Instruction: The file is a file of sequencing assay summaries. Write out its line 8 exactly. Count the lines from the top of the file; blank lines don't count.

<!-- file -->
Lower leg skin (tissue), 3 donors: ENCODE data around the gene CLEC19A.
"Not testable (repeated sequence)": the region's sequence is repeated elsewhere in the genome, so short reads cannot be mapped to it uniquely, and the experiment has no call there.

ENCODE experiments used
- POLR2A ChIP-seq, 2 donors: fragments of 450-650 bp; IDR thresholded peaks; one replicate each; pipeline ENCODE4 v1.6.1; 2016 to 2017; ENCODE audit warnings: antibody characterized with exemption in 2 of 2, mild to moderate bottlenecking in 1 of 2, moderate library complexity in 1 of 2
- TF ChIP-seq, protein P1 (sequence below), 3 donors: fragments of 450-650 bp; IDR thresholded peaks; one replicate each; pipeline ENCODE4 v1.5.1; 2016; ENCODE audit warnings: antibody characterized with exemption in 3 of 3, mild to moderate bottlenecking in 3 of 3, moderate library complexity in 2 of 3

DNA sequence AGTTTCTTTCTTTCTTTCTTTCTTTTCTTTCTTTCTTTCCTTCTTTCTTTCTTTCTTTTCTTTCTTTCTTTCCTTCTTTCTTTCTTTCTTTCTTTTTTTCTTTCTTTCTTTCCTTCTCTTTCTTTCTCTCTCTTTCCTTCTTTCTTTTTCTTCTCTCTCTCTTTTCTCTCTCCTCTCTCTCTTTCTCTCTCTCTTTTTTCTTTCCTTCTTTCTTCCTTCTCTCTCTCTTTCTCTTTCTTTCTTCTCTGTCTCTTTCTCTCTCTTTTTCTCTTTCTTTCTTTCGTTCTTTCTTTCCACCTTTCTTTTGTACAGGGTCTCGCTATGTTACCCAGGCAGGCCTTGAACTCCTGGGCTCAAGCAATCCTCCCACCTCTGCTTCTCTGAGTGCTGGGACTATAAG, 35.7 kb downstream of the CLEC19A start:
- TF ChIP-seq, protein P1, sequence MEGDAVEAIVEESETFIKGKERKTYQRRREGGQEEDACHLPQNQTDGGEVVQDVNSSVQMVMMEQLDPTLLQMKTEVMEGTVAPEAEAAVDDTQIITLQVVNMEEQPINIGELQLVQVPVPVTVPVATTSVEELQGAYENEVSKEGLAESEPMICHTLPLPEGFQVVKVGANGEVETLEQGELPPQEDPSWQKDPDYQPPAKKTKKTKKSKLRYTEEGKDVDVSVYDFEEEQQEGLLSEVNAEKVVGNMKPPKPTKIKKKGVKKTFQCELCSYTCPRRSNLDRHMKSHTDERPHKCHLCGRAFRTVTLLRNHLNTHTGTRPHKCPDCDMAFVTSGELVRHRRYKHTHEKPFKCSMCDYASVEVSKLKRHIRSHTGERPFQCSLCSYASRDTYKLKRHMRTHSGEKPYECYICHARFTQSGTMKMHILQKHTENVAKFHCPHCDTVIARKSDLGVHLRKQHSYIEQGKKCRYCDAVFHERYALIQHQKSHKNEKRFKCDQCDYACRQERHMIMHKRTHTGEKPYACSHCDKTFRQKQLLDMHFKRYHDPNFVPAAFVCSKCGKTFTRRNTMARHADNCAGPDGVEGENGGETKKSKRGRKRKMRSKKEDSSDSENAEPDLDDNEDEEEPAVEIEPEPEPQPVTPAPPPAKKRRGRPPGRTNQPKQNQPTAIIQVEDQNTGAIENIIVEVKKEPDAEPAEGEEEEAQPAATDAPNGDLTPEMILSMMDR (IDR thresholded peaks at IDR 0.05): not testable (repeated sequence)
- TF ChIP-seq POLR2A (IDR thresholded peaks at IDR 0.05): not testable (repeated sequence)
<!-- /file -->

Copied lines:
- TF ChIP-seq POLR2A (IDR thresholded peaks at IDR 0.05): not testable (repeated sequence)